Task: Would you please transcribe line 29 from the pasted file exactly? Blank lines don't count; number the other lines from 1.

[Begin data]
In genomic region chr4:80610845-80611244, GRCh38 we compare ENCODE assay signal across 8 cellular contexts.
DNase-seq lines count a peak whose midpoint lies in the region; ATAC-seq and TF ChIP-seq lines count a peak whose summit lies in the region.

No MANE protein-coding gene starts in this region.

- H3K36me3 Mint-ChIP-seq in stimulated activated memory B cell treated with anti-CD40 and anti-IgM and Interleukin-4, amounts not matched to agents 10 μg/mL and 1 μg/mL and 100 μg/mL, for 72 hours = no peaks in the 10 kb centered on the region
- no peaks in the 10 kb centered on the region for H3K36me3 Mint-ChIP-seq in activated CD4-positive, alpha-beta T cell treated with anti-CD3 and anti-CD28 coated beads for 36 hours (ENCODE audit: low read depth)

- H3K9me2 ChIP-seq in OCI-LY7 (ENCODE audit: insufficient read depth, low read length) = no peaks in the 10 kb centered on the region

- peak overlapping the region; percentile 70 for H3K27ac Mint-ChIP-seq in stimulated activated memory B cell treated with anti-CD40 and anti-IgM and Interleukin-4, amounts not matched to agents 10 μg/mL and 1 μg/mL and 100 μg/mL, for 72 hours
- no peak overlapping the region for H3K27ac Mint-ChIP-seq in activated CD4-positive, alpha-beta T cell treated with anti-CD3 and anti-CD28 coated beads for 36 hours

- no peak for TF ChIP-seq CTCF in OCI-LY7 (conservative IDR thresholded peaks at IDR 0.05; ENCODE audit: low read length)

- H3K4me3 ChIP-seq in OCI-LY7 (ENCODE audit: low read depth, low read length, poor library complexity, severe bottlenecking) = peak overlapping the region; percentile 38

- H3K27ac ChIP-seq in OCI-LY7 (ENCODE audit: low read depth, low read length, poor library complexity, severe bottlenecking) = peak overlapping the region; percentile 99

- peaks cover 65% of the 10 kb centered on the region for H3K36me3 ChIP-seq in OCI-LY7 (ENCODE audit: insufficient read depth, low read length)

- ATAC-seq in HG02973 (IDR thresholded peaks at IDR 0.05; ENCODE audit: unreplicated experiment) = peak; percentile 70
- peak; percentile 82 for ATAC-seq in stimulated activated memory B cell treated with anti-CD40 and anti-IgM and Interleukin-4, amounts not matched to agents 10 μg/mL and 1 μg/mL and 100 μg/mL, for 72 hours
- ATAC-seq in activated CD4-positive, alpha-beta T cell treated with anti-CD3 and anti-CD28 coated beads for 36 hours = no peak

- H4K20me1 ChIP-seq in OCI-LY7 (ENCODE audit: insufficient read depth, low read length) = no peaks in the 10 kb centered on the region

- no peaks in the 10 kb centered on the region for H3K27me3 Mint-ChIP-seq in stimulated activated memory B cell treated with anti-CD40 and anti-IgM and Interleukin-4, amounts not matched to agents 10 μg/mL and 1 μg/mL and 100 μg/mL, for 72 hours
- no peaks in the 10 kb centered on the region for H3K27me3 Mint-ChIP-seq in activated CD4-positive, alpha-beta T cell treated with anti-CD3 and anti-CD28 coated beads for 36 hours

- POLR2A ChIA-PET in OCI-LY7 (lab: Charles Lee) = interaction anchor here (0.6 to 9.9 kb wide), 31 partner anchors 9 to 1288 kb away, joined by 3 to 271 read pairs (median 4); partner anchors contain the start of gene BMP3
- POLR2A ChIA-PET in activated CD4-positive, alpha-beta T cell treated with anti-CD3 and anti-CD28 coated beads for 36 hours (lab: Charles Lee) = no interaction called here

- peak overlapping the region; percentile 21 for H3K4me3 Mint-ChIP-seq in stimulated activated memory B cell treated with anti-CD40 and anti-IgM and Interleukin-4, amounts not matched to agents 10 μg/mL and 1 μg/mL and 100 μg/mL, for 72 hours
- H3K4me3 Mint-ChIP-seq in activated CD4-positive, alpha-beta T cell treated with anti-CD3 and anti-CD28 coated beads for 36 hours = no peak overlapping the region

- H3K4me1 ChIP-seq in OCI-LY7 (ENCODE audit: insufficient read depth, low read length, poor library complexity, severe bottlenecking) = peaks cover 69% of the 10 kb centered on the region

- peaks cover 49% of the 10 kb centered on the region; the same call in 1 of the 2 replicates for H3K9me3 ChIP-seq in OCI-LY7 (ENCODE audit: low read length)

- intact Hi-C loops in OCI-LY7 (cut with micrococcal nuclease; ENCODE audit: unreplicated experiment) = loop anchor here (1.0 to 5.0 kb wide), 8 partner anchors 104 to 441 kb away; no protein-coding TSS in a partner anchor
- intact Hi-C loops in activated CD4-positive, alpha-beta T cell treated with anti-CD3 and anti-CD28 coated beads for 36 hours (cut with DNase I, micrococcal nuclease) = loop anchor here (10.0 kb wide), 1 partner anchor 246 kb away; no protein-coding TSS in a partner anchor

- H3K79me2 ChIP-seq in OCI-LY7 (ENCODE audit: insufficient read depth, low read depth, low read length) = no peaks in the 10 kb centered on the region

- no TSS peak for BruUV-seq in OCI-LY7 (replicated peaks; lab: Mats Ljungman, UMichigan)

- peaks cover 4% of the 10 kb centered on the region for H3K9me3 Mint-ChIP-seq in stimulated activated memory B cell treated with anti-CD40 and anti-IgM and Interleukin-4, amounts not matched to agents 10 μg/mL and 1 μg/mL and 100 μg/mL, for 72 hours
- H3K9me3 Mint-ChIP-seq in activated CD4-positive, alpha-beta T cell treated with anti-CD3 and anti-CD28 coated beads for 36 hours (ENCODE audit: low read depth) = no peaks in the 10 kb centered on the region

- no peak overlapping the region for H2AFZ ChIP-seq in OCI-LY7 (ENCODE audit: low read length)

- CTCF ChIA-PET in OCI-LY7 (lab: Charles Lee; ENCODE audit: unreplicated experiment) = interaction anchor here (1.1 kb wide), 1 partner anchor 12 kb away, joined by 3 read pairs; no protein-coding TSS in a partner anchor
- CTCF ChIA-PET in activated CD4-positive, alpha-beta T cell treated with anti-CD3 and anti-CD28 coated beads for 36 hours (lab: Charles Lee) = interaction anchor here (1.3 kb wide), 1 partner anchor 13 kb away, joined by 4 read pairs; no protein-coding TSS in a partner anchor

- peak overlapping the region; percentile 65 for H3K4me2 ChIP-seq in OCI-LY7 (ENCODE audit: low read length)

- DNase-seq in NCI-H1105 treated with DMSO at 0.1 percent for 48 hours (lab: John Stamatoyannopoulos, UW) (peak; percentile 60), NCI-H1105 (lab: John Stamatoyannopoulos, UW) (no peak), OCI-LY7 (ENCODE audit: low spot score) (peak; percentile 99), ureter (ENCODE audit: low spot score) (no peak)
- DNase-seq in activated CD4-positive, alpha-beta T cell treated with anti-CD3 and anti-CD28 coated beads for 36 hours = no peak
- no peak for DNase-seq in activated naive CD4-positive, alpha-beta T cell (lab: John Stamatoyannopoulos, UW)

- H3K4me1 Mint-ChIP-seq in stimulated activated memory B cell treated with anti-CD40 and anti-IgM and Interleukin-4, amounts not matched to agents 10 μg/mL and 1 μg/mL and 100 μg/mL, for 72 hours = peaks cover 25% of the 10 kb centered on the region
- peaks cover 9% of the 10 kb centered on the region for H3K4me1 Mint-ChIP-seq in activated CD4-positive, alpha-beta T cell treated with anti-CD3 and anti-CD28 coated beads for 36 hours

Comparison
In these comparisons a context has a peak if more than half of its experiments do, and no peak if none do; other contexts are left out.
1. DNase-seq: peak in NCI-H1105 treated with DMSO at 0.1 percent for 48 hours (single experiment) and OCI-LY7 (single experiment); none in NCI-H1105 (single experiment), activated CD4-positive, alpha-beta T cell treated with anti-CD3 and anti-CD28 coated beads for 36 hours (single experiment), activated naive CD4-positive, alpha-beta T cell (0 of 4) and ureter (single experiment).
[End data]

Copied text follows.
- peaks cover 4% of the 10 kb centered on the region for H3K9me3 Mint-ChIP-seq in stimulated activated memory B cell treated with anti-CD40 and anti-IgM and Interleukin-4, amounts not matched to agents 10 μg/mL and 1 μg/mL and 100 μg/mL, for 72 hours